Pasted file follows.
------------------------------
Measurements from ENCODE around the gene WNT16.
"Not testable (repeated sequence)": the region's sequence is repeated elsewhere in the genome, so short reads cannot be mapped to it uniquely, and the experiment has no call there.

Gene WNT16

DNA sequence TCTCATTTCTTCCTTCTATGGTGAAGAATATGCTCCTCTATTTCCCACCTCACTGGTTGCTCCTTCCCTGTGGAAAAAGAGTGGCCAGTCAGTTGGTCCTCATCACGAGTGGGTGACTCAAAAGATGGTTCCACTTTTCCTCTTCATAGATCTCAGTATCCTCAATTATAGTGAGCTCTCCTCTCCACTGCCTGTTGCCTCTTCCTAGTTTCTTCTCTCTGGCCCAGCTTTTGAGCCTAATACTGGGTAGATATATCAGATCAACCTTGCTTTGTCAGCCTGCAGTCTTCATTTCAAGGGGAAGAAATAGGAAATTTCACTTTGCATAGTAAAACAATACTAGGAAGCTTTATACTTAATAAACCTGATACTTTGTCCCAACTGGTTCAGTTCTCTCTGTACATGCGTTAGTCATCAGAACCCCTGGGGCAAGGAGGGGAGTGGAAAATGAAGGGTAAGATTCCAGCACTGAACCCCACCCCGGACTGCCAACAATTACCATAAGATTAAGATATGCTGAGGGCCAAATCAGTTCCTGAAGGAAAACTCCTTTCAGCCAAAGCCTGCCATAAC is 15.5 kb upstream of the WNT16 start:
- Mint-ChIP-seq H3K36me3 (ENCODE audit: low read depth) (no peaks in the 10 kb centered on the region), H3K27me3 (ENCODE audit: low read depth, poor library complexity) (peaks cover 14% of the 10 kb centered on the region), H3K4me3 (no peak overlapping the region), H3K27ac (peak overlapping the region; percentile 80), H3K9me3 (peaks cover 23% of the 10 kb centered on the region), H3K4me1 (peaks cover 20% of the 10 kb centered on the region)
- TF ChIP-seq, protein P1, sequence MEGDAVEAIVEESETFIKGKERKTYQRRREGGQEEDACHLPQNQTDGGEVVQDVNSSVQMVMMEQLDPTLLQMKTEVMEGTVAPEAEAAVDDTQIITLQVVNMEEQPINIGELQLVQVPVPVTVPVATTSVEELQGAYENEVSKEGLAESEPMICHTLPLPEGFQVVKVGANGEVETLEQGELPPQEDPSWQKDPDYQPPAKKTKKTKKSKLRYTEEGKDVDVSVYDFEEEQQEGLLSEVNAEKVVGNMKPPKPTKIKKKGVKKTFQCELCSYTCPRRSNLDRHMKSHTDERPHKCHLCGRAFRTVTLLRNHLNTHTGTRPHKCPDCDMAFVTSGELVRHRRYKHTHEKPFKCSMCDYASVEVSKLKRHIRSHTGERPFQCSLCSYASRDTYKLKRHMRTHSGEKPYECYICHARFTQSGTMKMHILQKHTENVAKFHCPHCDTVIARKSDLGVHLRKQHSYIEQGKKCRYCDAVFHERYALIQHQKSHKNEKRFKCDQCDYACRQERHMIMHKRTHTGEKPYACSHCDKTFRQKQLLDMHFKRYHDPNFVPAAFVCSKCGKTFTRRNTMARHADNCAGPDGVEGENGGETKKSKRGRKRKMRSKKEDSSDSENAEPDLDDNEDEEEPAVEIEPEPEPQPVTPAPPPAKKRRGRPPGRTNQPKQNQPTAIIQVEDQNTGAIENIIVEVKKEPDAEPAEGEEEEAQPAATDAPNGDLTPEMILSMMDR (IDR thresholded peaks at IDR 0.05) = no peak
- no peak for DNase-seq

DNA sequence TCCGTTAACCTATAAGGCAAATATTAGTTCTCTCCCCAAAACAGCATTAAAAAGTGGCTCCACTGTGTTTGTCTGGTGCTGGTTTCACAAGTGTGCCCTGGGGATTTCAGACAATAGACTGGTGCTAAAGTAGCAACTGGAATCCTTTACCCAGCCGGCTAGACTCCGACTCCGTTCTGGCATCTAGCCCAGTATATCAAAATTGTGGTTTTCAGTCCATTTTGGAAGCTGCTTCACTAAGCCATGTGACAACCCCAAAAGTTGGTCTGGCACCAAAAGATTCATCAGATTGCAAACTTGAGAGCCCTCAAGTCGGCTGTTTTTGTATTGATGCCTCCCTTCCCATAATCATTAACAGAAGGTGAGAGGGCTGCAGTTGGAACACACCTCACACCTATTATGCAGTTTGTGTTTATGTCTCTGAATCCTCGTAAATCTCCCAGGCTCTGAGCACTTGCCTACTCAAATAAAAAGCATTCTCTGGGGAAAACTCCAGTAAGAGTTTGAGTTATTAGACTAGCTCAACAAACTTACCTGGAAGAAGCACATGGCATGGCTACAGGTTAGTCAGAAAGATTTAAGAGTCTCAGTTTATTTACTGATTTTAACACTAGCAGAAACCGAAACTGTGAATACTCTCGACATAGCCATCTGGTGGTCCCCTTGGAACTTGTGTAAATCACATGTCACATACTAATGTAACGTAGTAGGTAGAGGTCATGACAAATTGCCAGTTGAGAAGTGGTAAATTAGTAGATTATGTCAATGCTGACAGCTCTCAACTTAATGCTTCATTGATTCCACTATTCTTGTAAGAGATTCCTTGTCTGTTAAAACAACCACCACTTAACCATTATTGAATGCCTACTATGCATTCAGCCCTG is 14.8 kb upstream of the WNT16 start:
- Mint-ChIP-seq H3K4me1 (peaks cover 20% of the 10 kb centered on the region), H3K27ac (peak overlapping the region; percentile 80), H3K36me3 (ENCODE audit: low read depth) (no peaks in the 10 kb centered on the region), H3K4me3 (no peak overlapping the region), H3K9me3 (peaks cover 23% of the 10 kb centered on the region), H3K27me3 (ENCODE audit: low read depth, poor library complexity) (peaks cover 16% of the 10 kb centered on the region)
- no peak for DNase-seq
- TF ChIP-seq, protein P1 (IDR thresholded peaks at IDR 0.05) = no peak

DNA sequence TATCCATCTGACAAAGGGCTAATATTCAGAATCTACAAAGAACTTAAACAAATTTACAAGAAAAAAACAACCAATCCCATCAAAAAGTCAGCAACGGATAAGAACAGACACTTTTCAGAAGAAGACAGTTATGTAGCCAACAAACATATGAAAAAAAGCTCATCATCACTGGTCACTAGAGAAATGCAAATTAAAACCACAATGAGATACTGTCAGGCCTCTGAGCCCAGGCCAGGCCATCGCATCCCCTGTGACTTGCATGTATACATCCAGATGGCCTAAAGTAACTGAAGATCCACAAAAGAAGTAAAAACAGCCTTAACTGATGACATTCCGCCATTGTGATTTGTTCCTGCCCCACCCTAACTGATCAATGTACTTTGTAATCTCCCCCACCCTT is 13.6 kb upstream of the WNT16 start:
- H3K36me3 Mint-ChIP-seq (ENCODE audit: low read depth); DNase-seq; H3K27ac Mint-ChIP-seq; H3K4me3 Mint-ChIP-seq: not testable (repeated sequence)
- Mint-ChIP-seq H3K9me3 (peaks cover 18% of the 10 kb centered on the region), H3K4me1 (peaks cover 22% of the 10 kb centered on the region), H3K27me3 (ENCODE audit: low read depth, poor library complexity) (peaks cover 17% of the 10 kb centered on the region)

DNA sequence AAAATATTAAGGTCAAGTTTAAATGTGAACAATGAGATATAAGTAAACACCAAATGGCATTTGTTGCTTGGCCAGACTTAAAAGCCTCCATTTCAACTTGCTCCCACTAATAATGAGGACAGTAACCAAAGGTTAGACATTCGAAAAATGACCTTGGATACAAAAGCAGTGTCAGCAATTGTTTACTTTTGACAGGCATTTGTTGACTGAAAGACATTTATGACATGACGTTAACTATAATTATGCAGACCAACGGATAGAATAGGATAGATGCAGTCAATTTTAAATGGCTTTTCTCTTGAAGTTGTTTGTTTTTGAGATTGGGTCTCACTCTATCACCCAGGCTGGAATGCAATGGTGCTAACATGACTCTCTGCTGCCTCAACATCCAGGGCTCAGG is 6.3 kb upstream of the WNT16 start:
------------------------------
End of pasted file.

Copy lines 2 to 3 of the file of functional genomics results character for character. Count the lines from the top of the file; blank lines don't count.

"Not testable (repeated sequence)": the region's sequence is repeated elsewhere in the genome, so short reads cannot be mapped to it uniquely, and the experiment has no call there.

Gene WNT16